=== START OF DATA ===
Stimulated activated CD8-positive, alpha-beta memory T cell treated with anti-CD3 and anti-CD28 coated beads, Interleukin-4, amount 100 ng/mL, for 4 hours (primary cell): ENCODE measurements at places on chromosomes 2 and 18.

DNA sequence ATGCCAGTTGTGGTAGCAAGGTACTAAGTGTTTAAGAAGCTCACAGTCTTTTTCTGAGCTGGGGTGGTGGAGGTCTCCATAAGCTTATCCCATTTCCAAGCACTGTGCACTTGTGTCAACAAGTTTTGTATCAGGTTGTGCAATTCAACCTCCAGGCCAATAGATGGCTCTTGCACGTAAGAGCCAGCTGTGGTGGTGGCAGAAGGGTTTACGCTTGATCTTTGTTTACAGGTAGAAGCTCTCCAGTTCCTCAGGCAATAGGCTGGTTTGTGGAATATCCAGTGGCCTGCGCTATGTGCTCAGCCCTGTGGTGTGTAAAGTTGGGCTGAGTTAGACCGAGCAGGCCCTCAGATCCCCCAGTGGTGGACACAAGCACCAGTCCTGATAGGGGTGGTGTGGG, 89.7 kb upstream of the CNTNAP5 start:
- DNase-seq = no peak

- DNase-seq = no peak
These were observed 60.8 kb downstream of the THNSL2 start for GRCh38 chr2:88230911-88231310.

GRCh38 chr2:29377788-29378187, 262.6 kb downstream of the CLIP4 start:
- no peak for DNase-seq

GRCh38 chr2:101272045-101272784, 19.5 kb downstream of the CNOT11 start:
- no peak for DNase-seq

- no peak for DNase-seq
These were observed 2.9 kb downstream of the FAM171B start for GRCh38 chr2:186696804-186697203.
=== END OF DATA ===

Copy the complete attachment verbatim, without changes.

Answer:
Stimulated activated CD8-positive, alpha-beta memory T cell treated with anti-CD3 and anti-CD28 coated beads, Interleukin-4, amount 100 ng/mL, for 4 hours (primary cell): ENCODE measurements at places on chromosomes 2 and 18.

DNA sequence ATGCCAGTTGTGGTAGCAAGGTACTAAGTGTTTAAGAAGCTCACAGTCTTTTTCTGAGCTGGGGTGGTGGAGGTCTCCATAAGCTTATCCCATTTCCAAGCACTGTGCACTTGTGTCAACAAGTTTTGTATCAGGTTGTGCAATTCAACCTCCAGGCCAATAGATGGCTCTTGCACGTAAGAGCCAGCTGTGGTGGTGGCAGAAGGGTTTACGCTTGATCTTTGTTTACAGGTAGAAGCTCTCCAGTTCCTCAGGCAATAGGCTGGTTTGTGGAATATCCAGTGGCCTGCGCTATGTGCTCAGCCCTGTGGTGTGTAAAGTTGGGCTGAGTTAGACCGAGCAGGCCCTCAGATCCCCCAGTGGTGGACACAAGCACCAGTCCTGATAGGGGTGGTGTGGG, 89.7 kb upstream of the CNTNAP5 start:
- DNase-seq = no peak

- DNase-seq = no peak
These were observed 60.8 kb downstream of the THNSL2 start for GRCh38 chr2:88230911-88231310.

GRCh38 chr2:29377788-29378187, 262.6 kb downstream of the CLIP4 start:
- no peak for DNase-seq

GRCh38 chr2:101272045-101272784, 19.5 kb downstream of the CNOT11 start:
- no peak for DNase-seq

- no peak for DNase-seq
These were observed 2.9 kb downstream of the FAM171B start for GRCh38 chr2:186696804-186697203.